The way of the future
In spite of efforts by developers to promote the sales of apartments in places like Melrose Arch in Sandton and Durban’s revitalised Point area, high-rise living in South Africa has a long way to go to attain the same popularity as it enjoys in places like London and New York.

"This type of lifestyle could become very important in the future if we look at the rising costs of land and building," says Mike Bester, CEO of Realty 1 International Property Group.

Absa’s report on property trends in luxury housing released in May 2007 showed that population density increased by 89.4 percent in the country’s metropolitan areas between 1996 and 2005, while only increasing by 33 percent in rural areas.

More people looking for housing in cities

"This kind of pressure means higher numbers of people looking for housing in the urban areas," says Bester, "and although the current occupants of flats are more likely to be lower income individuals who can’t afford better accommodation, we’re seeing this starting to change with the increased supply of luxury apartments coming onto the market."

High-rise complexes such as Melrose Arch in Johannesburg and the New Ponte in Hillbrow generally offer residents a variety of benefits such as onsite gyms, restaurants and shopping facilities as well as the all-important 24 hour security and parking.

Richard Goller, former editor of the Sunday Times magazine who is now freelancing in London, says he lived in a high-rise apartment in central Johannesburg by choice.

"I’ve always loved the idea of the apartment lifestyle — chic and convenient," says Goller. "The amenities in the building were great and the apartment itself was a good investment."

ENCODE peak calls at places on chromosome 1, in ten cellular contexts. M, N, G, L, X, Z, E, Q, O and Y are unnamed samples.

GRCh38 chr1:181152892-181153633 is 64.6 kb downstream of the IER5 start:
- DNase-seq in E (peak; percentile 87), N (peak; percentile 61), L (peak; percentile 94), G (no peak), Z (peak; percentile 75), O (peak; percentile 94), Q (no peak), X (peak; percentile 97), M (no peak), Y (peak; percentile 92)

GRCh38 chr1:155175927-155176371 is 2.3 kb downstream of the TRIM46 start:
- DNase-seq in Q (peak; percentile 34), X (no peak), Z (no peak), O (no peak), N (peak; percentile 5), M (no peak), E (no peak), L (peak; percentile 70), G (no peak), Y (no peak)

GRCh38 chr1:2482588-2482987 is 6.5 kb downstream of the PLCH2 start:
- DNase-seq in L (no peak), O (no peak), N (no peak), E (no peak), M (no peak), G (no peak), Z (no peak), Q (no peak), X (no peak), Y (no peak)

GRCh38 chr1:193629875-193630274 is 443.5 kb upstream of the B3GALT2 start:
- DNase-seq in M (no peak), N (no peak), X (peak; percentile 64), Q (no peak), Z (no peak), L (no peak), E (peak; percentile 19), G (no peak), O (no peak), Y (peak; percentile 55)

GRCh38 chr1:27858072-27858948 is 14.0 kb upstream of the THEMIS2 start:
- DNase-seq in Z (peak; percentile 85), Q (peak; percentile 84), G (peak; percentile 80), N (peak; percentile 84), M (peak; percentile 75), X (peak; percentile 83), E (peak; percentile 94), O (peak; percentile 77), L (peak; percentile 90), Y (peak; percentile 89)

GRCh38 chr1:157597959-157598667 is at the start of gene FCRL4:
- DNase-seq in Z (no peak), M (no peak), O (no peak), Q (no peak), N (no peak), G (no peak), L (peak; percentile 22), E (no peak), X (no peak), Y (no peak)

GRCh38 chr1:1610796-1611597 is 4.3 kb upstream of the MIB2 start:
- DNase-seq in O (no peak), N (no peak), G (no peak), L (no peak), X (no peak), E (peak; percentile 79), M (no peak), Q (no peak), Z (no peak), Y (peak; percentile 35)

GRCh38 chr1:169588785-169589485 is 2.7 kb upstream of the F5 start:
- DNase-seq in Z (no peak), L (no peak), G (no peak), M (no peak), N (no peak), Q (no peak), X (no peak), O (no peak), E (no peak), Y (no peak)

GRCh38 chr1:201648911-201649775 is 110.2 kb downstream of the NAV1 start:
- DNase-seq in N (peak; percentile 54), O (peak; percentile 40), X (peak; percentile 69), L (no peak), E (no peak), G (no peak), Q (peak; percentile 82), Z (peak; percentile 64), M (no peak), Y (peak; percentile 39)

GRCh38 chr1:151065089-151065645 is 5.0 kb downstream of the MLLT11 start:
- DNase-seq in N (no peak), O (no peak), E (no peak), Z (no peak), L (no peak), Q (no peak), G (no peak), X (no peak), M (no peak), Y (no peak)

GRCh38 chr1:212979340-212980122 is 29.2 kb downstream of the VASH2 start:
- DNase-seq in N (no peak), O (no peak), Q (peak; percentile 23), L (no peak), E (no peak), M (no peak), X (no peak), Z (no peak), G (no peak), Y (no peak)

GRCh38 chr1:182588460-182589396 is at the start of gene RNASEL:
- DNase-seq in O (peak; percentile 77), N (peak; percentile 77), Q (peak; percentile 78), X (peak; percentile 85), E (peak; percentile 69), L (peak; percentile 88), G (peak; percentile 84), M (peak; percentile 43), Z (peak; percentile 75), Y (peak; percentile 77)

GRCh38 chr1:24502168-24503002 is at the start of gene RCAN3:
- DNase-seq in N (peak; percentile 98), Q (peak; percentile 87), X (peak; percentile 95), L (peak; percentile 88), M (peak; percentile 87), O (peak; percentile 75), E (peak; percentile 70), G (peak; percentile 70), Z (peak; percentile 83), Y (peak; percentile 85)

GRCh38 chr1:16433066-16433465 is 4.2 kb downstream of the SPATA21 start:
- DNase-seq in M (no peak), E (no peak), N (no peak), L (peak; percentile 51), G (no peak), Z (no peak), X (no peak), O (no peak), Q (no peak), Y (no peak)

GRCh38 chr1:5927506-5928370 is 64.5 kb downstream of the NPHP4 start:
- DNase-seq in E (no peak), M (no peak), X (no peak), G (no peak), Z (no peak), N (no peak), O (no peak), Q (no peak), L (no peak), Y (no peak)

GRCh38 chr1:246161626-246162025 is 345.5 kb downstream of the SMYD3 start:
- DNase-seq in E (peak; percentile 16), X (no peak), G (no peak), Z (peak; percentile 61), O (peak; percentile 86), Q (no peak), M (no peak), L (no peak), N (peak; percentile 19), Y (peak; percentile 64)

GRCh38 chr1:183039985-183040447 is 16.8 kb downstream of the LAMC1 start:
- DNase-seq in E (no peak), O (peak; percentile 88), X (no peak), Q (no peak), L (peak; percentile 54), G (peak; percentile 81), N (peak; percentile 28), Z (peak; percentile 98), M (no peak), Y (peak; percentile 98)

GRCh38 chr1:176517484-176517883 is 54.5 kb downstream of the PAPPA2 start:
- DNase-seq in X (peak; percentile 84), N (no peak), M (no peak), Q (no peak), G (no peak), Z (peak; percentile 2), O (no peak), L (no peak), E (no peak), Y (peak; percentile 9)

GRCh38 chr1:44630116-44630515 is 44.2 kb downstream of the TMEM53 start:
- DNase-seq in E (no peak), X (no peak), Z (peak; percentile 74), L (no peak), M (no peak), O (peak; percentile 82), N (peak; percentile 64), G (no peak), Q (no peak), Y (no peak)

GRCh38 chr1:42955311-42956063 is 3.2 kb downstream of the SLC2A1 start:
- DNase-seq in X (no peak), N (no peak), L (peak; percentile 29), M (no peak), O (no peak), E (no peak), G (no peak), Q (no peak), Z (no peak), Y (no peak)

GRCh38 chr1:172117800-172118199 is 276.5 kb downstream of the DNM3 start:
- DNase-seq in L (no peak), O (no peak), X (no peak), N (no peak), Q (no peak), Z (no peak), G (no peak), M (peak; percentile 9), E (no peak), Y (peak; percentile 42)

Sensible urban planning

He believes that a city like Johannesburg with its huge population growth and problems of urban sprawl will follow international trends. "If there is sensible urban planning," he says, "it means more people per square kilometre which means more high-rise apartments."

Bester agrees. "This form of housing could certainly help to alleviate the pressure on the urban areas. And with the traffic problems and the cost of fuel unlikely to reduce substantially in the long term, people want to cut their travelling time and expenses," he says. "What better way to do this than to live close to your place of work?" Bester says that a rising trend amongst affluent South African families seems to be to live close to the city during the week and have a home further out where the family can disappear to for weekends.

This theory is certainly borne out by sales of high rise apartments. In June 2007 the Berea Lofts, a newly-converted high rise block in Durban, sold out all 133 units including three glass-fronted penthouses within days of release. The ultra-expensive and luxurious Nedbank La Residence in Sandton recently dropped in favour of using the space for offices instead, had sold half of its 152 units at the time of cancellation at prices of up to R40 000 per square metre.

However, the luxurious new apartments in Durban’s revamped Point area haven’t done quite so well. This area, along with other places traditionally seen as 'flatland' such as Pretoria’s Sunnyside, may have properties to offer but the surroundings seem to be discouraging for potential buyers.

"It’s difficult to consider buying a R1.2-million apartment in a secure block if you have to run the gauntlet of drug dealers, pimps and prostitutes to get to the building," says Bester. Johann Basson of Realty 1’s Pretoria Hatfield office says that demand for flats of around R1-million in Sunnyside is nevertheless strong although the majority are purchased as buy-to-let investments, given the area’s large student population.

So how does high-rise living in South Africa currently compare with London? "Well, apartment lifestyles are still cheaper in South Africa when it comes to property,” says Goller, “but in London you get a different kind of value: security and being at the centre of things."

"While luxury high-rise living may well be the way of the future for many South Africans, it’s going to take a while before we start to view 'flat life' as a viable alternative lifestyle to an upmarket sectional title unit," says Bester.

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